|کد مقاله||کد نشریه||سال انتشار||مقاله انگلیسی||ترجمه فارسی||نسخه تمام متن|
|350227||618433||2016||5 صفحه PDF||ندارد||دانلود رایگان|
• Social interactions can establish non-anthropomorphic robots as social entities.
• Participants report compassion for an aggressively treated robot.
• Perceived aggressiveness towards a robot is negatively correlated with mu-activity.
• Participant's compassion for a robot is negatively correlated with mu-activity.
• Results support the theory that mind is attributed to victimized inanimate entities.
The mirror-neuron-system (MNS) is involved in the perception of actions of humans and anthropomorphic robots. The current study investigates whether social interaction with a non-anthropomorphic robot is sufficient for a response of the MNS.Fifty-seven participants observed movements of a vacuum cleaning robot before and after it was handled by its owner. The robot was either humanized, being treated aggressively (n = 30), or it was treated as an object (n = 27). Electroencephalographic mu-activity is used as an index of MNS activity, because both are inversely correlated. Activity within the 8–13 Hz band was measured at central (mu-activity) and occipital (alpha-activity) electrodes. Further, the level of aggressiveness displayed by the robot's owner, and the participants' compassion were rated on visual analog scales.Mu-activity showed medium-sized correlations with rated aggressiveness and compassion: The more aggressive the action towards the robot was perceived (r = −.379, p = .004), and the more compassion was felt for the robot (r = −.339, p = .010), the less pronounced mu-activity was at electrode C3 in response to the robot's movement.Thus social interaction with a non-anthropomorphic robot might establish the robot as a social entity and is sufficient to activate the human MNS.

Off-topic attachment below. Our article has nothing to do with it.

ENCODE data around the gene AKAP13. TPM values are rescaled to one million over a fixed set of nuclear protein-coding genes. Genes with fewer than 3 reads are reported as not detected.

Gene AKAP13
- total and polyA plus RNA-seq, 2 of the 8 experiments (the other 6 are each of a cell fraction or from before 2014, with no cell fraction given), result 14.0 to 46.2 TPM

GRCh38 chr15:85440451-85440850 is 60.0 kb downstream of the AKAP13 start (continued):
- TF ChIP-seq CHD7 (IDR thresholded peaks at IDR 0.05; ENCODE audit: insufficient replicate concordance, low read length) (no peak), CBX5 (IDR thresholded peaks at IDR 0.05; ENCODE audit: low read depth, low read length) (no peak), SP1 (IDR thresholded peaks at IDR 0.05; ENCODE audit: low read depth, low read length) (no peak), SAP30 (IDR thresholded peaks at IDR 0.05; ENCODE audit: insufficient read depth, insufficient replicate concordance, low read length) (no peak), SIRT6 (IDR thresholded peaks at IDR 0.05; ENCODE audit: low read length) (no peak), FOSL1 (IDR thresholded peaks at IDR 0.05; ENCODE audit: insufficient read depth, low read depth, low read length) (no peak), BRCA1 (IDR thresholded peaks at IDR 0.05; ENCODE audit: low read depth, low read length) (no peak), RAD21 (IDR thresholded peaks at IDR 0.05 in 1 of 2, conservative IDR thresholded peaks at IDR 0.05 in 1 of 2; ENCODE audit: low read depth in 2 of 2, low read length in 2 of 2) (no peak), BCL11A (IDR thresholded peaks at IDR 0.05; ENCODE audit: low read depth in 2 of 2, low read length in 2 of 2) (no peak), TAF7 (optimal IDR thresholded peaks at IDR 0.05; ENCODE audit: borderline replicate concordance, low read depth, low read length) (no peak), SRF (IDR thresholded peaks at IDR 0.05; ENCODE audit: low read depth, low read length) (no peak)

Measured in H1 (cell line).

Journal: Computers in Human Behavior - Volume 57, April 2016, Pages 182–186